Ezra Klein's Washington Post column quotes from the Congressional testimony of Wendell Potter, a 20-year exec at Cigna, explaining how the health insurance industry's business model is incompatible with health itself:
The industry, Potter says, is driven by "two key figures: earnings per share and the medical-loss ratio, or medical-benefit ratio, as the industry now terms it. That is the ratio between what the company actually pays out in claims and what it has left over to cover sales, marketing, underwriting and other administrative expenses and, of course, profits..."
The best way to drive down "medical-loss," explains Potter, is to stop insuring unhealthy people. You won't, after all, have to spend very much of a healthy person's dollar on medical care because he or she won't need much medical care. And the insurance industry accomplishes this through two main policies. "One is policy rescission," says Potter. "They look carefully to see if a sick policyholder may have omitted a minor illness, a pre-existing condition, when applying for coverage, and then they use that as justification to cancel the policy, even if the enrollee has never missed a premium payment..."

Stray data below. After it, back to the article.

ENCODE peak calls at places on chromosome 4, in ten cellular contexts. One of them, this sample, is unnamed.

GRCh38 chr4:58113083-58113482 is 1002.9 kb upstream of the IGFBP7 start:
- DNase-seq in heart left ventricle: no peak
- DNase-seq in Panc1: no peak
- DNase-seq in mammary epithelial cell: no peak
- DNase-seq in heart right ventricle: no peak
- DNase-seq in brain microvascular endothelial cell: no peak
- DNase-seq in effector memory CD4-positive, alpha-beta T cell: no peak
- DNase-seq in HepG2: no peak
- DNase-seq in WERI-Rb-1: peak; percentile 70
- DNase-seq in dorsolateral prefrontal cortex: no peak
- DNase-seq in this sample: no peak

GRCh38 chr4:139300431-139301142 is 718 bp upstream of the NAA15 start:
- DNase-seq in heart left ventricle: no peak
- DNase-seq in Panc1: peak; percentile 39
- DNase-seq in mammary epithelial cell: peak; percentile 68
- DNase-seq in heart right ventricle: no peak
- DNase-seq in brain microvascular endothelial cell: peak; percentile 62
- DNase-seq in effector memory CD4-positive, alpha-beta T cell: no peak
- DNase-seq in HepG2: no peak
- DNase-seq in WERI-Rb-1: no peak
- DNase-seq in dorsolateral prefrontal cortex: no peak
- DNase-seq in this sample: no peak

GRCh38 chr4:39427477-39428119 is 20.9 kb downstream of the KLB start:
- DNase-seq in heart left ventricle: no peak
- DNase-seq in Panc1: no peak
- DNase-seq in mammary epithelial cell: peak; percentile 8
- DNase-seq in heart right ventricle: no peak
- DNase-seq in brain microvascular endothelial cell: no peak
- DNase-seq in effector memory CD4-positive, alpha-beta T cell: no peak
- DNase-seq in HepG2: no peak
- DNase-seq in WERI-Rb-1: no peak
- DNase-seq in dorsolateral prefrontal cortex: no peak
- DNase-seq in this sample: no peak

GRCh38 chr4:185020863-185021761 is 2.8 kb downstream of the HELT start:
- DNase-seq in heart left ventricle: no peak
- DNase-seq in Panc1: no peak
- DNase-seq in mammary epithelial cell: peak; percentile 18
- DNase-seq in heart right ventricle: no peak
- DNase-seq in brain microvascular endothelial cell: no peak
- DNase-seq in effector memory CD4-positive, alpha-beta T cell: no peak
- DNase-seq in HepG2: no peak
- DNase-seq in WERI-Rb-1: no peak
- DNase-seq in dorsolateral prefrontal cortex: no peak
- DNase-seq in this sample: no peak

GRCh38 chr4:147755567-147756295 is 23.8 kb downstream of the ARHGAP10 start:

The issue isn't that insurance companies are evil. It's that they need to be profitable. They have a fiduciary responsibility to maximize profit for shareholders. And as Potter explains, he's watched an insurer's stock price fall by more than 20 percent in a single day because the first-quarter medical-loss ratio had increased from 77.9 percent to 79.4 percent.
The reason we generally like markets is that the profit incentive spurs useful innovations. But in some markets, that's not the case. We don't allow a bustling market in heroin, for instance, because we don't want a lot of innovation in heroin creation, packaging and advertising. Are we really sure we want a bustling market in how to cleverly revoke the insurance of people who prove to be sickly?
(via Making Light)